I am Edmund.

We all know the story. There were four children named Peter, Susan, Edmund, and Lucy who were sent to live in the country in a large manor. The youngest, Lucy, stumbles upon a magic wardrobe that opens into a strange land blanketed with snow that is called Narnia. She returns, tells her siblings, and none of them believe her.

Photo from Tampa Bay Times’ archives.
Image property of Disney, 2005.

Later, Edmund manages to follow her through the wardrobe and discovers the place for himself. Only, instead of meeting the hospitable faun Mr. Tumnus, Edmund encounters the White Witch. She gives him enchanted Turkish delight and a hot drink and uses false promises to lure him into a plot of betrayal: to bring his siblings to her the next time he comes to Narnia.

Edmund attempts to do the White Witch’s bidding, but he cannot sway them once they all go to Narnia. Leaving them at the Beavers’ cozy home, he trudges through the snow to the White Witch’s castle, where he is taken prisoner. Eventually, Aslan secures his release–by penalty of his own death–and Edmund realizes the price that he should have paid and is forever grateful. (Much later in the series, he relates to his cousin Eustace for similar changes.)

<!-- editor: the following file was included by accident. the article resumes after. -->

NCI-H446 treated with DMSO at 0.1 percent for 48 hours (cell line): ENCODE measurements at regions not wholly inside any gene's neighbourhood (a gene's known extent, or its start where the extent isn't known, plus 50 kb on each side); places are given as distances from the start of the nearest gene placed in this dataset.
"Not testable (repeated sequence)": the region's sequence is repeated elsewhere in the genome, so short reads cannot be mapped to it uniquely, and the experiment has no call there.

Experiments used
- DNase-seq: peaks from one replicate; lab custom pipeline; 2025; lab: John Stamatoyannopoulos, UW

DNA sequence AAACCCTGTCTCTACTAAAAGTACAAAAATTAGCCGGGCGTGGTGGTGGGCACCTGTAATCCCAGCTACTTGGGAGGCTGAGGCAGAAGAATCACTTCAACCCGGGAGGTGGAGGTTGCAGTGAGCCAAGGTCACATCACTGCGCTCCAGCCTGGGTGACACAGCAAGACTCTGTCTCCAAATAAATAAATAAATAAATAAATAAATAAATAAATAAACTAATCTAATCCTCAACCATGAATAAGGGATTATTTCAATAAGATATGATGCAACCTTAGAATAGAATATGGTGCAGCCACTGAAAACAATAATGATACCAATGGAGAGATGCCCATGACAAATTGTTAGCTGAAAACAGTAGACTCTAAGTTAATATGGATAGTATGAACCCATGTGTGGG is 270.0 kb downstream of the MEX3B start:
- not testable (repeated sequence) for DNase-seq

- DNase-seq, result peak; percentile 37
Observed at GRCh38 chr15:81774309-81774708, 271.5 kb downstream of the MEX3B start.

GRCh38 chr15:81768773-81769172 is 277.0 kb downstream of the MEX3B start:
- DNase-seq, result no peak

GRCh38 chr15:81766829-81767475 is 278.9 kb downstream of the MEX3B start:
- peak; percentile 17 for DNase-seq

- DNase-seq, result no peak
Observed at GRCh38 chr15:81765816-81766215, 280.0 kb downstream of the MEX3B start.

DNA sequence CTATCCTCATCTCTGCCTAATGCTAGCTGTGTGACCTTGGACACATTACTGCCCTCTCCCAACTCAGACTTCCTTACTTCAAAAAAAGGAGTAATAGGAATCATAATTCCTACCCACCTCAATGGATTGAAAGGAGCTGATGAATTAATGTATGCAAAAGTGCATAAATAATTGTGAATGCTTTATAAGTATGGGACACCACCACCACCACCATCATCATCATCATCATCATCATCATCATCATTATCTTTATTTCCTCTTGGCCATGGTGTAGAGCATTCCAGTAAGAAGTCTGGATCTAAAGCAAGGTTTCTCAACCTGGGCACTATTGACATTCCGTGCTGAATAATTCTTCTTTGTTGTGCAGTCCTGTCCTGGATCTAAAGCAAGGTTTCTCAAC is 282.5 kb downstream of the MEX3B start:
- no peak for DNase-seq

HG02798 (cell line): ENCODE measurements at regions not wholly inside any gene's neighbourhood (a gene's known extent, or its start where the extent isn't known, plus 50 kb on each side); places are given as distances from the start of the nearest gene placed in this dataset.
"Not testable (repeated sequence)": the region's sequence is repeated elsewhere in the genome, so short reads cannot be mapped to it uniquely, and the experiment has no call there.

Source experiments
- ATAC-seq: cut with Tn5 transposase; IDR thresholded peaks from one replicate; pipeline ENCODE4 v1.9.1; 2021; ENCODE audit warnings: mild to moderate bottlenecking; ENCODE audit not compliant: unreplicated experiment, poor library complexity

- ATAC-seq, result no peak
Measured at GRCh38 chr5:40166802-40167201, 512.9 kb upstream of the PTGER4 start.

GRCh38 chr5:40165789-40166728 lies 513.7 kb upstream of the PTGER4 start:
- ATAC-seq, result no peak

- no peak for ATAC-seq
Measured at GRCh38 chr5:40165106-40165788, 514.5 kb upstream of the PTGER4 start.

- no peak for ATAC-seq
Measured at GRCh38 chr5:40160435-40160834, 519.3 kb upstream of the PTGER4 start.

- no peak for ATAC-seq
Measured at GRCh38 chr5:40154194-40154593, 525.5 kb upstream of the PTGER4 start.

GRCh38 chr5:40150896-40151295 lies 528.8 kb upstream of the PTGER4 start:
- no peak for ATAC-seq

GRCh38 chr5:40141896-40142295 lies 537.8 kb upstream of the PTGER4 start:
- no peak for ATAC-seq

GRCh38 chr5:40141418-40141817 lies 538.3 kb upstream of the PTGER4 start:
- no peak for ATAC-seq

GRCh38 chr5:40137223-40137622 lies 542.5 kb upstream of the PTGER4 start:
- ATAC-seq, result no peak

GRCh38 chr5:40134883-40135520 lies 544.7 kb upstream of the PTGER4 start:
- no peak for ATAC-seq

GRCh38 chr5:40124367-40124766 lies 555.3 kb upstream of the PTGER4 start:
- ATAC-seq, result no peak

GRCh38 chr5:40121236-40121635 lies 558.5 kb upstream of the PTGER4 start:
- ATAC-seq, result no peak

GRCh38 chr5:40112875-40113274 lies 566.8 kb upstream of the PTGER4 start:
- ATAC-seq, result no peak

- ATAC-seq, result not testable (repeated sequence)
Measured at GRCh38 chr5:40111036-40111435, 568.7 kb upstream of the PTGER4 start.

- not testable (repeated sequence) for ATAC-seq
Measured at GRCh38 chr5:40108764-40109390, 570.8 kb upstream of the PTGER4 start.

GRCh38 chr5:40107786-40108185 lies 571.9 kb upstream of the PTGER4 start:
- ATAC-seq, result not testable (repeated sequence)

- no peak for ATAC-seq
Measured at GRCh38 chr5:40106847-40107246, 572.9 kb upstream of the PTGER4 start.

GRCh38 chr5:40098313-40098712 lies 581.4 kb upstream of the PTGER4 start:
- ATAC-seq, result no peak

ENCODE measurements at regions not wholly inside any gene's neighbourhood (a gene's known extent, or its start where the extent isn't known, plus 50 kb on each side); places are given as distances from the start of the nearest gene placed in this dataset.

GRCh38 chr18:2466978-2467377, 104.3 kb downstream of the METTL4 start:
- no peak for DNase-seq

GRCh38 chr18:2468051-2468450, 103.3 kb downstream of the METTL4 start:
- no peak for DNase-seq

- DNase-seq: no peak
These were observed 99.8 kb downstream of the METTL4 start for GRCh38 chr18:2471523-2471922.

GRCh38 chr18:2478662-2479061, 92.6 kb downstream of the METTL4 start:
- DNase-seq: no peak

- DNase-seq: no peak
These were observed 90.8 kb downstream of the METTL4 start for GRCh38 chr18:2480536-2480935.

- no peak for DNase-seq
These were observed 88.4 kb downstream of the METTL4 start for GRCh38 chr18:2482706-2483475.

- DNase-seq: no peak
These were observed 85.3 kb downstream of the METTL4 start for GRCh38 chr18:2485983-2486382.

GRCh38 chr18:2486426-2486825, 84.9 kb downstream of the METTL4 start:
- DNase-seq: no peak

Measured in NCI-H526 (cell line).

When I was a child, listening to these stories as my mother read them, I despised Edmund. I related much more to Lucy who seemed brave and trusting. I could not understand why Edmund was such a sullen pill of a child or why he was led astray. Concurrently, I did not understand the depth of Aslan’s sacrifice for him or the grander metaphor at work. In fact, it was not until I was halfway through college, that it hit me: I am Edmund.

I was listening to a radio theater version of this story, doing my homework and not really paying attention, when goosebumps spread up and down my arms. I stopped what I was doing, listened intently, and then I started crying. Somehow over the years, my focus shifted from innocent, brave Lucy to petulant, sullen Edmund who betrayed his very family and sided with Narnia’s worst enemy.

The more I listened, the more I saw myself in that broken little boy, trapped in a prison of his own making, desperately in need of rescue. In Aslan’s willing sacrifice, I saw Jesus’ crucifixion–as Lewis intended–and it became real to me. I saw the correlation between my own corruption and the requirement for Jesus’ death to bring about salvation. In quick succession, I felt guilt and mourning followed by relief and thanksgiving.

Once I realized how much I identified with Edmund, I began to notice similar stories that seemed like mine. Suddenly, I was Gomer from the book of Hosea, and I related to the prodigal son in Jesus’ parable for the first time. It was through these stories–and writing out my own–that I grew closer to God.

Part of my own attraction to writing stories is that I get to tell them in new ways. There really isn’t anything new under the sun, but the way I see and write about something is going to be unique to me. And maybe, just maybe, the way I tell a story will truly resonate with a reader and change his or her life in a powerful way.

What characters do you identify with in stories? Was there a particular book that changed the way you saw yourself or the world around you?

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